In the months without the public on hand because of the pandemic, the animals in the San Francisco Zoo have been acting curious.
A normally nonchalant tiger ducked behind a bush as a visitor approached. Painfully shy orangutans blew kisses to their keepers. The equally shy Asian rhinoceros suddenly began following the zoo's executive director around its pen during her visits.
"We've been noticing some interesting behaviors in some of the animals," said Jason Watters, the zoo's Vice President of Wellness and Animal Behavior.
With the zoo on hiatus since March, there have been no shouts of excited kids, no one tapping on exhibit glass, no one watching the animals' every move -- just the silence sometimes broken by the cries of peacocks, the occasional lemur skirmish and the roar of the nearby Pacific Ocean. The animals -- it seems -- have noted the absence of people.
"They seem to really notice when people are nearby," Watters said, "much more than they do when we're open."
In recent weeks, keepers have observed chimpanzees pressing against their enclosures with their hands raised as if asking 'what had happened to the people?' Penguins flock as anyone nears their pond.
"They've also in a sense," Watters said, "acted as if they maybe missed people."
With the zoo set to reopen to the public next week, zoo officials are anxiously watching to see how the animals will react. To prepare, they've encouraged staff to walk by pens more often and drive golf carts around the 100 acre park to get animals used to people. They've assigned a team of animal behavior researchers who will monitor how the animals react to the reintroduction of people.
"I think we are enrichment for them," said the zoo's executive director Tanya Peterson, "and we provide them curiosity."
On Thursday, Mayor London Breed drew a small crowd of journalists to the park to announce its scheduled reopening next week. It was the biggest pack of humans the animals had encountered in months. The giraffes craned their necks to curiously scope out the visitors and timidly approached as Breed held out a handful of lettuce which they eventually ate out of her hand.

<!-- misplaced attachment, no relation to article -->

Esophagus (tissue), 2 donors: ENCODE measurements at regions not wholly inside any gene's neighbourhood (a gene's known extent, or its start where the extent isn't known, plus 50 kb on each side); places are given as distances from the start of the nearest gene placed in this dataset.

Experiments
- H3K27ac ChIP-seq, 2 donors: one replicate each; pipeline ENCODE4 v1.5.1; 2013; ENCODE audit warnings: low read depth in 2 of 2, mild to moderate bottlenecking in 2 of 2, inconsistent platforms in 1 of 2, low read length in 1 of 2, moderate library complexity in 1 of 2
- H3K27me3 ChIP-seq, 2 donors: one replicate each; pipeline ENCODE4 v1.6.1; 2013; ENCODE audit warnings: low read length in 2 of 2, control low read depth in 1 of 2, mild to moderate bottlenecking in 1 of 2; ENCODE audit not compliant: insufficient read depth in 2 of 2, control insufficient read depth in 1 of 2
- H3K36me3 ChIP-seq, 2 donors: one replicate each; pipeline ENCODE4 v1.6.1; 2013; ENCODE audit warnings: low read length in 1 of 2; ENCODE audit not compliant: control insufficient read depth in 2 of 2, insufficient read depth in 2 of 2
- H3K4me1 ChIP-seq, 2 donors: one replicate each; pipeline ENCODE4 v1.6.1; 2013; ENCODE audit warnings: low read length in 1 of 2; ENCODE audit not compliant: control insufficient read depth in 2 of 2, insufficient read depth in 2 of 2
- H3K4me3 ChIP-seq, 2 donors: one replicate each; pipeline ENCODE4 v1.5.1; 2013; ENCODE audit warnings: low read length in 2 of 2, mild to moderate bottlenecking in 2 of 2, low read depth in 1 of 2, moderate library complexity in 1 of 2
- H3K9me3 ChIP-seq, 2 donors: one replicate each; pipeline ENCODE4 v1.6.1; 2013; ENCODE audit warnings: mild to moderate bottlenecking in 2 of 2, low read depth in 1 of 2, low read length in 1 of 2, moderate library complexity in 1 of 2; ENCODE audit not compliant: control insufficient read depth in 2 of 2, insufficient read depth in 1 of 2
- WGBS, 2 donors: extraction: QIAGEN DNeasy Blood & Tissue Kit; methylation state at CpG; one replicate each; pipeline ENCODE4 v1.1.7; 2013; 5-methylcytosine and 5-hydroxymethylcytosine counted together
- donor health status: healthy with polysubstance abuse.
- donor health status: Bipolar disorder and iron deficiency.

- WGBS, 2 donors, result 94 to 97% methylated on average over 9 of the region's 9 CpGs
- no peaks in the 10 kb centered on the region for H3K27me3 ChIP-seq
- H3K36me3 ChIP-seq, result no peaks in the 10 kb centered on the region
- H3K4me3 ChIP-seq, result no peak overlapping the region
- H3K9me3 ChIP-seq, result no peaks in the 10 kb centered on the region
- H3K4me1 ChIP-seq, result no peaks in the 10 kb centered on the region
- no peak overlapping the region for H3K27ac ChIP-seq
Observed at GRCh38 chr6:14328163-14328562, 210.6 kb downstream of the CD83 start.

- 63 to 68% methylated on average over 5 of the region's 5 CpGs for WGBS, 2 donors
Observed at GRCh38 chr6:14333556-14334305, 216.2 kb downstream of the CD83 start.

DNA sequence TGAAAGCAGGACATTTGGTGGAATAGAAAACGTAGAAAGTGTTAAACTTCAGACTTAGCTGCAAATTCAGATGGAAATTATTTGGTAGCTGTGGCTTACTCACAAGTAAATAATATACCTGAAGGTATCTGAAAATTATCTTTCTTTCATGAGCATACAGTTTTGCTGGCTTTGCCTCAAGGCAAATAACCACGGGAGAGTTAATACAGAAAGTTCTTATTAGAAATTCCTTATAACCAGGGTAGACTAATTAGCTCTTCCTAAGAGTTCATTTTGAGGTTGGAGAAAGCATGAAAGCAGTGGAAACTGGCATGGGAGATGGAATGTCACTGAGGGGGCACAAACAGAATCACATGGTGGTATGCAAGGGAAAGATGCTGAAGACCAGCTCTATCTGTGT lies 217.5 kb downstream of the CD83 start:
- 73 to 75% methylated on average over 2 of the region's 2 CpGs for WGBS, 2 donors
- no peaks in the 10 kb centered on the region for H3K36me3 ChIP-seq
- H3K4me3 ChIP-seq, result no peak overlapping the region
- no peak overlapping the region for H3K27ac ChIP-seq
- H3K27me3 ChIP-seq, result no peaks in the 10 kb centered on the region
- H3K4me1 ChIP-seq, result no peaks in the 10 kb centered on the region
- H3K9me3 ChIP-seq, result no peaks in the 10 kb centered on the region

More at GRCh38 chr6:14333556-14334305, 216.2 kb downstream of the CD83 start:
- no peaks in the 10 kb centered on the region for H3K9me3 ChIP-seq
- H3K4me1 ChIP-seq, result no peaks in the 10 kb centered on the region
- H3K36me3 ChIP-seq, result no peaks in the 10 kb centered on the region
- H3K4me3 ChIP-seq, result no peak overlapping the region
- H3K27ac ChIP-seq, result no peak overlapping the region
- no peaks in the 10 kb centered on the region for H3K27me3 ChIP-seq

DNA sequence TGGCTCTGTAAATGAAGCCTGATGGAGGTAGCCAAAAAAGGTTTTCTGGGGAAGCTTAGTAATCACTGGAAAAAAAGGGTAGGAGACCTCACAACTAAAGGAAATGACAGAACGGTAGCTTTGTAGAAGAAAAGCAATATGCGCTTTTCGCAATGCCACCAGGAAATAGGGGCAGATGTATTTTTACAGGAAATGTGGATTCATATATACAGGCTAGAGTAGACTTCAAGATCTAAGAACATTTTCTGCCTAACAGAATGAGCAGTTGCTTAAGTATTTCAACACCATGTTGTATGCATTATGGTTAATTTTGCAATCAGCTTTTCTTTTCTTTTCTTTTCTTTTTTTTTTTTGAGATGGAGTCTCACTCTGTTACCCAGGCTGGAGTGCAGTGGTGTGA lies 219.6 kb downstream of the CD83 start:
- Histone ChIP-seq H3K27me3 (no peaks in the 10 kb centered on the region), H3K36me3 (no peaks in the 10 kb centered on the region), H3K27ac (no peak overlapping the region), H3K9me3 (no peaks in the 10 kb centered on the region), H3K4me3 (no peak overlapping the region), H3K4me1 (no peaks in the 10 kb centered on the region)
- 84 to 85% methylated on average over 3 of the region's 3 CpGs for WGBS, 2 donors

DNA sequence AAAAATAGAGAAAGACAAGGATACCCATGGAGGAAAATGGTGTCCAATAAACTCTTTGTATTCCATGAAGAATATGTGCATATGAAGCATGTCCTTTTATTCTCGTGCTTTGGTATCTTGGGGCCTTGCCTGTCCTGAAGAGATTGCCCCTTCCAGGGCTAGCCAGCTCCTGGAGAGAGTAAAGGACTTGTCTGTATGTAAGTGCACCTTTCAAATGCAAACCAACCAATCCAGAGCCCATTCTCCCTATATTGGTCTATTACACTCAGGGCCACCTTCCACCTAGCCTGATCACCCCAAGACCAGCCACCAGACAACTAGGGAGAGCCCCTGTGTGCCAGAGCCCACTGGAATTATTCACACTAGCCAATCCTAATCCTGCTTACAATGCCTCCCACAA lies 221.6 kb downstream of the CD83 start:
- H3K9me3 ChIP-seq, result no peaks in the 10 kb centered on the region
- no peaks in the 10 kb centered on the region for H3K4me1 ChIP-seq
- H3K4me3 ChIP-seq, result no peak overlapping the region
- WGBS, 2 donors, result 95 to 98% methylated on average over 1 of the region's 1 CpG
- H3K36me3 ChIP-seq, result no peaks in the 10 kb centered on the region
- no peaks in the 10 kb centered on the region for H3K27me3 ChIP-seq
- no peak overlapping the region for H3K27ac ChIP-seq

The zoo's reopening will include plenty of Covid-19 era modifications. Visitors will be required to make advanced reservations online to receive a time slot to visit. The zoo will go cashless with no paper tickets. Some trails are closed -- drinking fountains and metal animal sculptures are now covered with blankets to deter the potential spread of the virus.
The park will also add "safety ambassadors" to make sure visitors wear masks and maintain a social distance.
"It's so important that we maintain our distance and wear our masks," Breed said, repeating an oft-repeated mantra to a group of elementary school kids who were part of the zoo's returning summer camp.
The zoo will open Monday to its members, and Wednesday for the general public. But as the animals get used to seeing families and kids in the park again, so will the staff.
"Maybe the saddest thing," Watters said, "is those kids aren't going to be able to see us smile at them through these masks."
For information about the re-reopening and new protocols, click here.